#37
Jun2904, 02:48 PM

Emeritus
PF Gold
P: 3,634

Planck's constant is [itex]6.626~\textrm{x}~10^34 J \cdot s[/itex].
If you rework the relation shown, you can get [tex]\Delta \rho \geq \frac{h}{2\pi \Delta x}[/tex] If the electron's position is known with near certainty (which would be the case if it were to collapse into the nucleus), then [itex]\Delta x[/itex] approaches 0. So let us take the limit of the relation as [itex]\Delta x \rightarrow 0[/itex]: [tex]\Delta \rho \geq \lim_{\Delta x \rightarrow 0}\frac{h}{2\pi \Delta x}[/tex] We can see that [tex]\lim_{\Delta x \rightarrow 0}\frac{h}{2\pi \Delta x} = \infty[/tex] It should be clear that not only can [itex]\Delta \rho[/itex] not be greater than or equal to [itex]\infty[/itex], but it cannot even approach this value if [itex]\Delta x[/itex] approaches 0. Stated simply, the momentum of a particle cannot be close to infinity if its motion is nearly zero. Because of this, the electron must remain somewhere in the electron cloud surrounding the nucleus. 



#38
Jun2904, 04:02 PM

P: 1,954

Neutrons holding protons? Sort of, yes. Within the hadrons, the quarks are held together by the strong force, which is mediated by particles called gluons. (The theory behind this is Quantum Chromodynamics, which is still kinda sketchy.) Some of this force leaks out, and this is what holds the neutrons and protons together. Essentially. 



#39
Jun2904, 04:37 PM

P: 1,116

The Bob (2004 ©) 



#40
Jun3004, 11:29 AM

P: 90

The answer was that nobody knows the real reason at the minute, though it seems to be something to do with binding energy, which is created when protons and electrons combine to form a neutron.
My personal theory is that as protons and electrons combine, neutrons are polar. As there are usually more neutrons in an atom than protons they are arranged much like hydrogen bonds between water molecules, in that like charges from the negative ends of neutrons will attract protons. If there is a greater number of neutrons surely they will hold the protons in the center in a kind of lattice, if arranged correctly. If anyone here has anything to add, or any possible problems with that theory i'd be interested to hear it. But that's just my idea, it's not concrete and i certainly haven't done any experiments to 'prove' it.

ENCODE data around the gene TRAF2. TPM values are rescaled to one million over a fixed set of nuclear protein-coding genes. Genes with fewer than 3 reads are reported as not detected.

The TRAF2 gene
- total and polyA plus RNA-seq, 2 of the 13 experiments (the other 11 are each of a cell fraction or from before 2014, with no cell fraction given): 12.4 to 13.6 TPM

#41
Jun3004, 11:51 AM

P: 1,116

Can't really fault it properly but it is good. The Bob (2004 ©) 



#42
Jun3004, 12:28 PM

P: 90

Perhaps also neutrons are situated evenly at intervals on the 'outside' of a centralised complex of proton/neutrons. If they were situated at regular intervals then surely repullsion away from the neutrons could be the same for all the sides on the protons and they would be repelled towards the center, possibly negating the repullsion they would exert on each other. 



#43
Jun3004, 12:32 PM

Sci Advisor
P: 1,082

The plain fact is, sad to say, nobody has a clue about the fundamentals of electric charge, nor mass  that is, we do not know why charges are either + or  Ne, or + or  e/3, where e is the electron's charge and N is an integer, nor do we know the why of the electric/ magnetic forces. But given the usual assumptions, we can do wonders in explaining chemistry, radar, atomic spectra, superconductivity, and so on. The same goes for masses  although the standard theory does give some clues.